‘A year after the first time I met Miwako, I attended her wake.’
When Miwako takes her own life, her friends want to understand why. She had only been part of their lives for a brief period, and none of them knew her very well. Miwako was reserved to the point of social awkwardness and did not reveal much about her past.
Who was Miwako Sumida? Ryusei, the boy who loved her (although Miwako rebuffed him whenever he mentioned romance) and her friend Chie travel to the remote village where Miwako spent her last days. They hope to find answers and they will, just not necessarily the answers they thought they were looking for.
Meanwhile, Ryusei’s sister Fumi looks after Miwako’s cat and thinks about her own relationship with Miwako.
As the story unfolds, we learn more about Miwako, Ryusei, Chie and Fumi. Each of these characters has their own story, each story involves secrets, each life has layers of complexity.
‘There are two types of farewells: the expected and the unexpected.’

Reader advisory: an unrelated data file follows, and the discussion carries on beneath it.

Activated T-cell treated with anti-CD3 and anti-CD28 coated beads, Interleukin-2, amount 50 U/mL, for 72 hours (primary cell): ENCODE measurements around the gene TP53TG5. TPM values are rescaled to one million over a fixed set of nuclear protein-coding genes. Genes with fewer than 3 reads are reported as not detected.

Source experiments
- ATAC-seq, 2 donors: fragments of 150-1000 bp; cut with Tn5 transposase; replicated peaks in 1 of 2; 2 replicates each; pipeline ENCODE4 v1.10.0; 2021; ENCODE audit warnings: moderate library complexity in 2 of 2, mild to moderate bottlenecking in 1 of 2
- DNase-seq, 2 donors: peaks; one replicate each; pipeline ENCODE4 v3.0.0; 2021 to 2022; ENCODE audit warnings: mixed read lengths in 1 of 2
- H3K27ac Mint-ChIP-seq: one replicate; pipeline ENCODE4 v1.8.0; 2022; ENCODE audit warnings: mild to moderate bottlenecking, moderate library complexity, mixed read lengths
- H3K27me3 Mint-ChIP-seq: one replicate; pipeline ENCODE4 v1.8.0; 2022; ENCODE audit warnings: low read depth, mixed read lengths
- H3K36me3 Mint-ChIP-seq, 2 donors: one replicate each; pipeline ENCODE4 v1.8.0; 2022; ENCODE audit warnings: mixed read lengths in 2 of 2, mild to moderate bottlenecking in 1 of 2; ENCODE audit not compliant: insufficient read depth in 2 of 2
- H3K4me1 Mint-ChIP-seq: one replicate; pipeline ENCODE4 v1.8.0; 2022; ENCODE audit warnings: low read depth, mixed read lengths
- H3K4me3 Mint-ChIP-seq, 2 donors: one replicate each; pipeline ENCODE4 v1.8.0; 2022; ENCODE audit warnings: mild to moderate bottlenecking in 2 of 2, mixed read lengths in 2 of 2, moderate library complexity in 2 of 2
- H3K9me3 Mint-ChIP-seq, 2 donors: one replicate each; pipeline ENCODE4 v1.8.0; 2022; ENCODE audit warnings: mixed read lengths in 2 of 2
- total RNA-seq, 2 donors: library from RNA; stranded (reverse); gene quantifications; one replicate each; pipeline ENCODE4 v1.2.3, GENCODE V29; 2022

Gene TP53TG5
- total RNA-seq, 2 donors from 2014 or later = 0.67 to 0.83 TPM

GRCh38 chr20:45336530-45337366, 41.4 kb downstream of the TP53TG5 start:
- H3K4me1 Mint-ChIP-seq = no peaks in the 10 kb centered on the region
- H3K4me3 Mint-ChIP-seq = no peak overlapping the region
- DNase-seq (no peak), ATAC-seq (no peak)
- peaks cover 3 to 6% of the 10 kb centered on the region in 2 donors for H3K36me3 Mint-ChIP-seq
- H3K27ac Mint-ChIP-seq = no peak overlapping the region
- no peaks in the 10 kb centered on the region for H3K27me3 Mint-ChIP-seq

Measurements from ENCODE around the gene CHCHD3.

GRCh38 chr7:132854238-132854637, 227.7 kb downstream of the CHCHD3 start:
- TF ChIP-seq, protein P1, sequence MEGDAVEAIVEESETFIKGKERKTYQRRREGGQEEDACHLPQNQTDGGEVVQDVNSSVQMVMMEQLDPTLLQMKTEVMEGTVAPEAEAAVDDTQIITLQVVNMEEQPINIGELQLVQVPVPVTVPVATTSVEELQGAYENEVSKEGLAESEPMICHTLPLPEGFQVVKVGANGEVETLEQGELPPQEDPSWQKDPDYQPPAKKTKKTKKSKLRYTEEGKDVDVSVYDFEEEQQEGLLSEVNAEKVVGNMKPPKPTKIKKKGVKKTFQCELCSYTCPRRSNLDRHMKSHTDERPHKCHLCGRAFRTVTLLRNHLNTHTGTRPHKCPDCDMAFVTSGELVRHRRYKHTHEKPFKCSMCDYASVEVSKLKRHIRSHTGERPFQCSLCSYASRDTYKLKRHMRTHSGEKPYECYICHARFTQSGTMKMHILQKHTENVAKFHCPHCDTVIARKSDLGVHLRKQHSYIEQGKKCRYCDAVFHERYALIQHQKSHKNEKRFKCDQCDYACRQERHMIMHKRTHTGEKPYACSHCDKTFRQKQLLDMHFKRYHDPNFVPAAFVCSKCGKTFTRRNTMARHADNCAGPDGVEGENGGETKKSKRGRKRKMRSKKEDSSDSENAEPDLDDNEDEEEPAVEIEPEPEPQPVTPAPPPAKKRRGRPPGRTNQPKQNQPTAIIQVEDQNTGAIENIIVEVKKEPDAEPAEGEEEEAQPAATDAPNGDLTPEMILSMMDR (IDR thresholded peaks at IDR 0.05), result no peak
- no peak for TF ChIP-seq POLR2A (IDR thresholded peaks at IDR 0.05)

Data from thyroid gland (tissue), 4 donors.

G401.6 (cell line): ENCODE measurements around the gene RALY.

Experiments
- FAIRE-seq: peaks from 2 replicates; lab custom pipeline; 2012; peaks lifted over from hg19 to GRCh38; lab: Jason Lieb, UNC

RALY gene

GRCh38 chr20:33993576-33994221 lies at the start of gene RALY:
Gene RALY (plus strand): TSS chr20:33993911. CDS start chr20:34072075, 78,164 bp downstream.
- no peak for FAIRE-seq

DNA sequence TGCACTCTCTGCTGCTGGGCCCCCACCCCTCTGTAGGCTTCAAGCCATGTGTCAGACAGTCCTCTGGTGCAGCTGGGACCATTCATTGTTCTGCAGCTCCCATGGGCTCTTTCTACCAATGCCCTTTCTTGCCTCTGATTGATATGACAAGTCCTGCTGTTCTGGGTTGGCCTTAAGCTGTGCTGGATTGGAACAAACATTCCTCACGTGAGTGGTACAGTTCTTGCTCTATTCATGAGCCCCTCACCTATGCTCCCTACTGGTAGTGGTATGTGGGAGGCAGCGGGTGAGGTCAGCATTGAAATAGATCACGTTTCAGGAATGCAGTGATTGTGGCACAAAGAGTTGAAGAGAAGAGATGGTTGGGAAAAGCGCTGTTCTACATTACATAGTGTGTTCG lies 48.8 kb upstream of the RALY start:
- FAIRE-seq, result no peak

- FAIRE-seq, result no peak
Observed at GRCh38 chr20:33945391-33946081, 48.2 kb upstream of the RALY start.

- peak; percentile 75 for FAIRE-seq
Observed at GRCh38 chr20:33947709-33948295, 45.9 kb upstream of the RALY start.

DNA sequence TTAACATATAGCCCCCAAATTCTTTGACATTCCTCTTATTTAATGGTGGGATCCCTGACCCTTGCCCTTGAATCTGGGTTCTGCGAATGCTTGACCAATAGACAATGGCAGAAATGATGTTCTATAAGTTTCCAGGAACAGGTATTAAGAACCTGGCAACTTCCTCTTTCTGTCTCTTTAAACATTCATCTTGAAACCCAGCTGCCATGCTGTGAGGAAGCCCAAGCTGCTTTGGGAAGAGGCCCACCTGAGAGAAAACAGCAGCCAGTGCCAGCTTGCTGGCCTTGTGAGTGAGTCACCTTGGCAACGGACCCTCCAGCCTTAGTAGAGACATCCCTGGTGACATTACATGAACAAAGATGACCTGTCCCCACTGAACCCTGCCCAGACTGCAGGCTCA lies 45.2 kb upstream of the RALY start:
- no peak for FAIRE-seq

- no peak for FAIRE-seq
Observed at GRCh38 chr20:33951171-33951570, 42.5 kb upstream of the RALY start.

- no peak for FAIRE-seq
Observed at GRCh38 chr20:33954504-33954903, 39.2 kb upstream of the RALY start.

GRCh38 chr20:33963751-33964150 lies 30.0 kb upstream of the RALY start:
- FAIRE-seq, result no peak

I was gradually drawn into this story, curious to learn more about Miwako. Both Chie and Ryusei know about part of Miwako’s life. Together, at the rural medical clinic in the remote village, they will make sense of what they know. I kept reading, wondering about the weight of expectations (especially on Miwako and Fumi) and the role of the supernatural. Relationships are important, as is trust. Miwako has helped Chie but is unable to allow Ryusei to help her. And Fumi has her own battles. Acceptance and forgiveness are both important.
This is a story to read slowly, to think about and perhaps to revisit. After I finished, I added Ms Goenawan’s first book ‘Rainbirds’ to my reading list.
Note: My thanks to NetGalley and Scribe UK for providing me with a free electronic copy of this book for review purposes.